Translation is a tricky thing. Mere transliteration is only a start. Translating a piece of writing, whether literature or a wire news story, takes finesse, for a certain amount of rearranging or restating is necessary to retain the original meaning. Susan Choi elegantly describes this almost morphological process in her ambitious first novel, The Foreign Student: "Sometimes, a line that seemed fine would begin to grow lumpy and poor as more lines accreted beneath it. Sometimes, like a cheaply built house, the whole would have to be completed before it unexpectedly started to sag.... The thing would emerge and begin to grow buoyant, as if it could read only just as it was. This is what he wanted: for the original to vanish. Then you knew it was actually there, bled in, letter by letter."
The main character of Choi's novel is the son of a great Korean translator who flourished under Japanese rule only to be punished for it in the aftermath of World War II. Chang Ahn follows in his father's footsteps, as a translator of news reports for the United States Intelligence Service in Korea's capital during the precarious time between two devastating wars: "He continued to translate, creating his place and becoming increasingly trapped there. Translation was a sure thing in American Seoul; neither side understood the other, but the constant racket of translation gave off an impression of good understanding, or at least of good faith." Like his father, and like Korea itself, Chang is caught between cultures -- between democracy and communism, between America and Russia and China, between the Occident and the Orient, and, after the war, the South and the North.
"He thrived there, in the zone of intentional misinformation, the way that disaster throve in the breach. He had already sensed that, like his father, he had no real place in South Korea." Disconnected from his family and his country, Chang leaves his homeland for Sewanee, Tennessee, and the University of the South, where he befriends Katherine Monroe, a lonely, seemingly independent southern belle who has returned to her family's summer house after the death of her father.
Katherine, too, is caught between forces beyond her control. At age 14, she began her first and only romantic relationship with a family friend, the brilliant but bitter professor Charles Addison, a proverbial big fish in the small pond of Sewanee. Ten years later, she returns to the summer house, only to immediately take up with Charles. Estranged from her socialite mother, Glee, who put an end to the family's summering in Sewanee after she learned of the affair, Katherine is pretty much friendless -- that is, until she meets Chang, who stirs her interest and with whom she feels an inexplicable bond.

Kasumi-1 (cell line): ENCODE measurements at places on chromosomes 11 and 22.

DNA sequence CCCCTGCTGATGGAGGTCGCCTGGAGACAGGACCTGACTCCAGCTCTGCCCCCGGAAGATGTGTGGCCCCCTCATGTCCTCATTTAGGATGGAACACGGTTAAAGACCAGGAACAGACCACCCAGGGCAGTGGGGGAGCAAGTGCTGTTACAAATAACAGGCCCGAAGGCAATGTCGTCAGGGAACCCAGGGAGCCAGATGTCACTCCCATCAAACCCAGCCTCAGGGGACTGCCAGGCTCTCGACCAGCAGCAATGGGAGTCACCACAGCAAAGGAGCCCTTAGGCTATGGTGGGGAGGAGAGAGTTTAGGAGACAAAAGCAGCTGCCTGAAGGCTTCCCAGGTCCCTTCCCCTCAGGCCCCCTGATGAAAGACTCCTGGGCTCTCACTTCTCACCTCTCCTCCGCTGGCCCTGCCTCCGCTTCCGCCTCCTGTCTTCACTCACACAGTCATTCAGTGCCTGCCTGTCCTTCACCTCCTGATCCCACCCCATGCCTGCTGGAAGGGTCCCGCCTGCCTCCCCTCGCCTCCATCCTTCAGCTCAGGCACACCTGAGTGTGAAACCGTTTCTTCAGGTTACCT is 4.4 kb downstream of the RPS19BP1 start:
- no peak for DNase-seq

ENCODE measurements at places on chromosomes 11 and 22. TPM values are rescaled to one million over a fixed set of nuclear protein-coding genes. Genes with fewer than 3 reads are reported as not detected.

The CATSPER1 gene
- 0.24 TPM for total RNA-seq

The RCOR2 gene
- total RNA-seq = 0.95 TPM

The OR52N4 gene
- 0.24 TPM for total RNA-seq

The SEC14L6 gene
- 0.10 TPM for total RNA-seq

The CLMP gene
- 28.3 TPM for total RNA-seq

Katherine "had spent half her life immobilized by the fear she would lose Charles, and her unhappiness, she realized now, had been passive and essentially hopeful....So long as the power to withhold her happiness lay outside herself, she could wait, and stroke her despair with the intensity of imagining its opposite." Chang, too, shares this trait of passivity, but in a much more tumultuous and politically charged (but no less wrenching) context: "He had realized that in avoiding an allegiance to the Americans he had overlooked his actual problem. No allegiance at all was an allegiance, by default, to the Republic of Korea, a government that only seemed to exist in order that it not be a Communist government, in the same way that his own recurrent desire to join the Communist party arose largely from his contempt for the republic's regime."
Choi structures her novel so as to heighten the central theme of displacement -- moving from Korea to Tennessee, backwards in time to both Chang's and Katherine's childhoods, and back to mid-'50s Sewanee. While the technique can sometimes be confusing, especially in relating scenes from the Korean conflict, in the end it energizes Choi's meticulous prose. Perhaps most of the confusion in the sections set in Korea is due to the fact that the Korean War remains the least known of the major international conflicts of the 20th century -- to Americans and Koreans alike. In weaving together these two very different lives, the results are bumpy, full of mixed messages and inarticulateness, advances and retreats. The novel reflects this -- the convergence of lives never results in a seamless whole, and it is to Choi's credit that she portrays reality in this way.
In the end, both achieve a certain freedom, together and apart -- Katherine finally leaves Sewanee to care for her dying mother. Chang's life as a translator now seems to lead to a tangible goal: "His lust to master the language had never been abstract, no matter how fastidious and intellectual his approach might have seemed.... It had always been utterly, ruthlessly pragmatic, driven by his faith in its power to transport him. It had gotten him into USIS, and across the ocean to Sewanee, and then, just as he was in danger of becoming apathetic from accomplishment, it had brought her within view. Every possibility of speech had been a possibility of speaking to her."